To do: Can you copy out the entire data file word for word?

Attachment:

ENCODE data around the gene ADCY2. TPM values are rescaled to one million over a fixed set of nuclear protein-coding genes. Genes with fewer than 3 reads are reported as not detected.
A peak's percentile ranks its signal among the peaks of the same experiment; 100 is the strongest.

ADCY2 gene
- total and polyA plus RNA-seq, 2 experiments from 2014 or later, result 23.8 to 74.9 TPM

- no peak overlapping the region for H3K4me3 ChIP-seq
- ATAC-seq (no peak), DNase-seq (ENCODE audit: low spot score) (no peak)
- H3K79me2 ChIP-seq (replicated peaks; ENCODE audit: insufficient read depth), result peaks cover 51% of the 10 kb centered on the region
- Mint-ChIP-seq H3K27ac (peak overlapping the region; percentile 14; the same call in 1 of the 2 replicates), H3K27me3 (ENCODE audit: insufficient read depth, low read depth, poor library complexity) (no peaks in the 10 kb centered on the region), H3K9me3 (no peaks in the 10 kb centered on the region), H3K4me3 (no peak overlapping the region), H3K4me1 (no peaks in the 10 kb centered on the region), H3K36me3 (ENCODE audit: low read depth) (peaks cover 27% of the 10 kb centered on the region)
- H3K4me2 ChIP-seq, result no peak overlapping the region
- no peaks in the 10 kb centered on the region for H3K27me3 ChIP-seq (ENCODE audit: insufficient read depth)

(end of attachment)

ENCODE data around the gene ADCY2. TPM values are rescaled to one million over a fixed set of nuclear protein-coding genes. Genes with fewer than 3 reads are reported as not detected.
A peak's percentile ranks its signal among the peaks of the same experiment; 100 is the strongest.

ADCY2 gene
- total and polyA plus RNA-seq, 2 experiments from 2014 or later, result 23.8 to 74.9 TPM

- no peak overlapping the region for H3K4me3 ChIP-seq
- ATAC-seq (no peak), DNase-seq (ENCODE audit: low spot score) (no peak)
- H3K79me2 ChIP-seq (replicated peaks; ENCODE audit: insufficient read depth), result peaks cover 51% of the 10 kb centered on the region
- Mint-ChIP-seq H3K27ac (peak overlapping the region; percentile 14; the same call in 1 of the 2 replicates), H3K27me3 (ENCODE audit: insufficient read depth, low read depth, poor library complexity) (no peaks in the 10 kb centered on the region), H3K9me3 (no peaks in the 10 kb centered on the region), H3K4me3 (no peak overlapping the region), H3K4me1 (no peaks in the 10 kb centered on the region), H3K36me3 (ENCODE audit: low read depth) (peaks cover 27% of the 10 kb centered on the region)
- H3K4me2 ChIP-seq, result no peak overlapping the region
- no peaks in the 10 kb centered on the region for H3K27me3 ChIP-seq (ENCODE audit: insufficient read depth)